2013 Team Preview: Baltimore Orioles
We continue our series previewing all 30 teams. Today, it's Buck Showalter's Baltimore Orioles. Can they repeat their feel-good 2012?
|Buck directs his troops in camp this spring. (USATSI)|
The Baltimore Orioles were one of the feel-good stories of the 2012 season -- along with the A's and maybe the Nationals, too -- as they shocked the baseball world and made the postseason. The Orioles rode excellent managing, great bullpen work and timely hitting to an insane 29-9 record in one-run games along with a 16-2 record in extra-inning games. Much has been made of the Orioles' run differential, which points to an 82-80 expected record, not their actual 93-69 record.
But let's note this: Once the Orioles settled in and got done tinkering with their roster and lineup, they had the makings of a great team. They went 38-18 in their last 56 games and outscored opponents by 69 runs in those games.
Still, can they repeat the feat for 162 games? It's a tall order in the AL East.
1. Nate McLouth , LF
2. J.J. Hardy , SS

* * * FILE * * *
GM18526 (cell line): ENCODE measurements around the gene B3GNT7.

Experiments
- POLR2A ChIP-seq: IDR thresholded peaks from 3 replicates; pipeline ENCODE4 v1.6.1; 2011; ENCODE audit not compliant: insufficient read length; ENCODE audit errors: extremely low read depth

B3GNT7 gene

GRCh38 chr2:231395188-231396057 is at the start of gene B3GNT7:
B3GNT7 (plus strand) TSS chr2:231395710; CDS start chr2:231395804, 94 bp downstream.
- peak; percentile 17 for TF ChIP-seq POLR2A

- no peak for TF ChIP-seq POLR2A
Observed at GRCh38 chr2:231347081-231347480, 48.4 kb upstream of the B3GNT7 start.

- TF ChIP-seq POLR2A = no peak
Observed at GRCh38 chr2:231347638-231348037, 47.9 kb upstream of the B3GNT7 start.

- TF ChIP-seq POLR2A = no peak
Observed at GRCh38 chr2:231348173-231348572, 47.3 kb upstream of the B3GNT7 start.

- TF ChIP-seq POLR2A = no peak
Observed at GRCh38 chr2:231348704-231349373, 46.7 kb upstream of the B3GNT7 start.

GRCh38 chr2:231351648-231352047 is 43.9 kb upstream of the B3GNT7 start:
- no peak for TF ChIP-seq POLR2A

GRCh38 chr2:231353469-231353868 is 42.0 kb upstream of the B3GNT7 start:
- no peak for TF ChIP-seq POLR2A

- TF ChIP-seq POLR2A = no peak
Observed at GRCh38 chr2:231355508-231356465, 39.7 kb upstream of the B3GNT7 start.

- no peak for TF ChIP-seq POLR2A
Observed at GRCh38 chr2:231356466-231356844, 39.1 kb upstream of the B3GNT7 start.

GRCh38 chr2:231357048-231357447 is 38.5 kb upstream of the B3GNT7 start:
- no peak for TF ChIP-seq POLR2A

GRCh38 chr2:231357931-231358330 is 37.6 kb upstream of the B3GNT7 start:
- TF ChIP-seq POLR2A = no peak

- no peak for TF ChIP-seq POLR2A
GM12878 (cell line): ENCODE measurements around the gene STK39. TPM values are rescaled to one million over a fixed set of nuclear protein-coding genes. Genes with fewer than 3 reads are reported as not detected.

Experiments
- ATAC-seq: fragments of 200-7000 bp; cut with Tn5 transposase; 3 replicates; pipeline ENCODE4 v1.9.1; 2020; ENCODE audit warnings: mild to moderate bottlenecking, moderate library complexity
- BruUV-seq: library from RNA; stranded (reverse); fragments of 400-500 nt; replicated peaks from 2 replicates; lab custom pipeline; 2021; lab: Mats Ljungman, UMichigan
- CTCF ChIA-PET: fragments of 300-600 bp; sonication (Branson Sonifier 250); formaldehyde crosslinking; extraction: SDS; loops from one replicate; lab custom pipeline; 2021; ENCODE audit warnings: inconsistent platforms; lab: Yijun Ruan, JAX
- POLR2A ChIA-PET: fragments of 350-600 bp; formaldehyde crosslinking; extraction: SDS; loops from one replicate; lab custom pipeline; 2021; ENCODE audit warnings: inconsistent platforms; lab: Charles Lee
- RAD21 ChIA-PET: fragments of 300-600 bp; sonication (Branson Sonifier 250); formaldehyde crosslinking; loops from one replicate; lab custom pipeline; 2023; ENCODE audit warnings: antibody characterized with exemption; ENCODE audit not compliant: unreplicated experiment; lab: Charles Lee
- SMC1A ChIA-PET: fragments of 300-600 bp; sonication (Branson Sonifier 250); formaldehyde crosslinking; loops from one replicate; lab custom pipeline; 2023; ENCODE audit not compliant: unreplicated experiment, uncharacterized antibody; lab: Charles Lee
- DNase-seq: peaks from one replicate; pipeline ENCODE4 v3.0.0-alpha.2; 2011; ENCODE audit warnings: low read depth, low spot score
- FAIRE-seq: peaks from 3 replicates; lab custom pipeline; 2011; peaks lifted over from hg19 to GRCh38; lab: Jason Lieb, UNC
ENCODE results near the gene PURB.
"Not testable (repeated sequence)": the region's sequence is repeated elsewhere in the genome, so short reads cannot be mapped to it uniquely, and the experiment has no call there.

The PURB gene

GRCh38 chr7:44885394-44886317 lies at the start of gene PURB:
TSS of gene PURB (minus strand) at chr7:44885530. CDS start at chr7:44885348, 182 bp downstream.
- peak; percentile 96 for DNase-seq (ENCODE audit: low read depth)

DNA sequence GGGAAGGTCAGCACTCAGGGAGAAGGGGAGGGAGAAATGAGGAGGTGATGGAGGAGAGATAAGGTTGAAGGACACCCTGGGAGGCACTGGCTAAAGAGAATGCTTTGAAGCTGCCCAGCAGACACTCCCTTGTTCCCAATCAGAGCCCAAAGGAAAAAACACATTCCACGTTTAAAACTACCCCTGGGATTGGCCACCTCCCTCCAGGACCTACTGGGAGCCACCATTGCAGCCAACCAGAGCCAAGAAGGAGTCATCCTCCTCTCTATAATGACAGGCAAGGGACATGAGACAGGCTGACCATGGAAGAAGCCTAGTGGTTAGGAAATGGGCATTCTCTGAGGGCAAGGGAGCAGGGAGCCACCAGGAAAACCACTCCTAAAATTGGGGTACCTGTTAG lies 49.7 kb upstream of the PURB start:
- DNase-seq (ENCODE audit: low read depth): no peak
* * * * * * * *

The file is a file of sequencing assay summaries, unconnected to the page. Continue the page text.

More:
3. Nick Markakis , RF
4. Adam Jones , CF
5. Matt Wieters , C
6. Chris Davis , 1B
7. Manny Machado , 3B
8. Wilson Betemit , DH
9. Brian Roberts , 2B
1. Jason Hammel
2. Wei-Yin Chen
3. Chris Tillman
4. Miguel Gonzalez
5. Jair Jurrjens
Closer: Jim Johnson
Setup: Pedro Strop , Darren O'Day , Luis Ayala
Lefty specialist: Brian Matusz
Long reliever: Tommy Hunter
Notable bench players
C Taylor Teagarden , IF Alexi Casilla , IF Danny Valencia , OF Nolan Reimold
The Orioles didn't do much of consequence this past offseason -- we'll get to that -- but one significant thing they did was sign Buck Showalter to a contract extension through the 2018 season. Showalter is a brilliant baseball mind who often manages circles around his counterpart, most notably in terms of putting his bullpen pitchers in position to succeed. Watching a full series of Showalter managing close games is a masterclass of strategy.
Fantasy bust: Chris Davis
"Fantasy owners are like the rest of us. They fixate on what just happened. Hence, they're more likely to remember Davis' .326 batting average, 15 home runs and 1.104 OPS over his final 36 games than his .187 batting average, six home runs and .551 OPS over his previous 49 games. But, in doing so, they don't see the complete picture. Yeah, he hit 33 homers, and given his pedigree and current stage of development, he could easily do it again. But he also struck out 132 more times than he walked, meaning the streakiness we saw from him last year is pretty much par for the course. If he ends last season on the wrong side of it, he's a .240 hitter instead of a .270 hitter. Likewise, if he begins this season on the wrong side of it, he's potentially out of a job. Of course, that's a worst-case scenario. But if 2012 was the best-case scenario, drafting Davis as anything more than a late-round all-or-nothing slugger is a risky proposition." -- Scott White [Full Orioles fantasy preview]